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Hope For The Survival Sumatran Rhinoceros (Dicerorhinus sumatrensis) In Leuser Ecosystem, Aceh

Prepared by: Adhi Rachmat Hariyadi

Editor by : Azhar

Leuser ecosystem in Aceh has been long forgotten by most rhino conservation practitioners due to the heavy tsunami that struck this place in 2004, where all of the attentions had been directed towards the reconstruction of this province.  Eight years later the reconstruction has been completed and the life returns to the normal pace, but how about the fate of the Sumatran rhinos?  Since Nico van Strien’s study in 1985 in Mamas valley, within Gunung Leuser National Park in the southern side of the Leuser ecosystem, there has been very limited information regarding the distribution and the numbers of Sumatran rhinos in this location, let alone the information on the overall distribution of this species within Leuser ecosystem in Aceh.  Obtaining this information is an important step for conserving the Sumatran rhino population in Aceh; thus creating an important step for the global Sumatran rhino conservation efforts, as Indonesia hosts the remaining viable population of the Sumatran rhinoceros in the wild.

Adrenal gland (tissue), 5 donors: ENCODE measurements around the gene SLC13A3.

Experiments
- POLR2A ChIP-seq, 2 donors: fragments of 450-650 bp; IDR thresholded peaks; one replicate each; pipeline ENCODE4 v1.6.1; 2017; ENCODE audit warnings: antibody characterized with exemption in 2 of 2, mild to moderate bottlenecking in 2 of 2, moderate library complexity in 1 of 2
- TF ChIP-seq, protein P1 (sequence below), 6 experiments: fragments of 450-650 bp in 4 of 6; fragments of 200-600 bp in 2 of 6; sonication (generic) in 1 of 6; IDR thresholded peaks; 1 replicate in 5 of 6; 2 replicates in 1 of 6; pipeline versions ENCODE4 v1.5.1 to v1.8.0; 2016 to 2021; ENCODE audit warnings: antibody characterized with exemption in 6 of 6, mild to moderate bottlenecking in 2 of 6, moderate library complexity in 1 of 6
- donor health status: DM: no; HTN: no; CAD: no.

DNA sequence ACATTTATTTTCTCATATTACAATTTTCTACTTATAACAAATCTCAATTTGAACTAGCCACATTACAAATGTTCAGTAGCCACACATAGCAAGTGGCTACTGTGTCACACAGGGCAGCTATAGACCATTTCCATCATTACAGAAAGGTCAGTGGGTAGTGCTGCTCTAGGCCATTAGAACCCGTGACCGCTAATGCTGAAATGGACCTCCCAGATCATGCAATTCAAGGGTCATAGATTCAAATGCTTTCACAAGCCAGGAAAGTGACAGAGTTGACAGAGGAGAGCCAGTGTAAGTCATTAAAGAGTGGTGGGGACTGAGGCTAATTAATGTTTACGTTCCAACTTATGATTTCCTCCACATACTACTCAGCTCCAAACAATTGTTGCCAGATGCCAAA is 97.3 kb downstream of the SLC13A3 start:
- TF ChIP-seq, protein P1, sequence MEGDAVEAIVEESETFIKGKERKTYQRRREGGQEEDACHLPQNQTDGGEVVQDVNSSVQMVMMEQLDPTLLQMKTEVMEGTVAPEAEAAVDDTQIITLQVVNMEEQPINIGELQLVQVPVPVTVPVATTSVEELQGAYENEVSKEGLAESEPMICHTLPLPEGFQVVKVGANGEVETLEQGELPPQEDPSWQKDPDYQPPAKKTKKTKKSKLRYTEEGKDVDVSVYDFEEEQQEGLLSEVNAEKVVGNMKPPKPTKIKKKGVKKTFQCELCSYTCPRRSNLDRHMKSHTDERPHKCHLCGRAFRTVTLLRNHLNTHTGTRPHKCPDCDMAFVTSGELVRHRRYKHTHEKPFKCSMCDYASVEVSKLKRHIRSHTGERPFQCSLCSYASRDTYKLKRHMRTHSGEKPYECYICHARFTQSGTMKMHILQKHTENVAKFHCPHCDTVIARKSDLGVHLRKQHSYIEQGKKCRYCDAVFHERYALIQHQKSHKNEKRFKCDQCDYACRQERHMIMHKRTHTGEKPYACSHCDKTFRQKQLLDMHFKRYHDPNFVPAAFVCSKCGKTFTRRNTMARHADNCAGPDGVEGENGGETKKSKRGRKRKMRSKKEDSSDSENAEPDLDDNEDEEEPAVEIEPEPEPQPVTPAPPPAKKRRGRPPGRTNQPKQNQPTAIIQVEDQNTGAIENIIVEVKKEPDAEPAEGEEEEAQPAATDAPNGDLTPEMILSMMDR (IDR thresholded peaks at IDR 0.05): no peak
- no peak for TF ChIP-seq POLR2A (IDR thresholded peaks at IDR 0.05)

Leuser ecosystem is located next to the boundary between provinces of Aceh and North Sumatera, and with the size of 2.6 million hectares it is probably the biggest protected area in the province that hosts tremendous biodiversity.  The topography of Leuser ecosystem consists of mountain area with some plateaus and valleys in certain locations, and most of these areas are very remote with difficult access.  The location of Leuser ecosystem is presented in Figure 1.

The initiative for developing a robust and more accurate methods for  surveying the rhinoceros in such difficult terrains starts with a multi  stakeholder process discussion to modify existing grid system –used for tiger surveys- to suit the needs for Sumatran rhino surveys.  The step consists of modification of grid size from 17×17 km2 into a smaller 8.5×8.5 km2 knowing that rhinoceros has smaller home range size compared to the tiger.  The grid was divided into sub-grids with the size of 2×2 km2 each, and occupancy survey is done to determine the presence of rhinoceros in each sub-grid.  The presence of rhino is defined as the presence of rhino signs such as: foot prints, browse marks, active wallows, or even direct encounters.  To evaluate the advantages and the disadvantages, the new method is tested in Bukit Barisan Selatan National Park with known rhino population.  The test survey results in a more accurate identification of rhino ‘hot spots’ compared to the existing survey method.  This result shows that this method will be applicable in any areas with rhino population, and will provide initial information on the distribution and population density of the rhinos in a particular survey area. The method is ready for try out in Leuser Ecosystem in Aceh.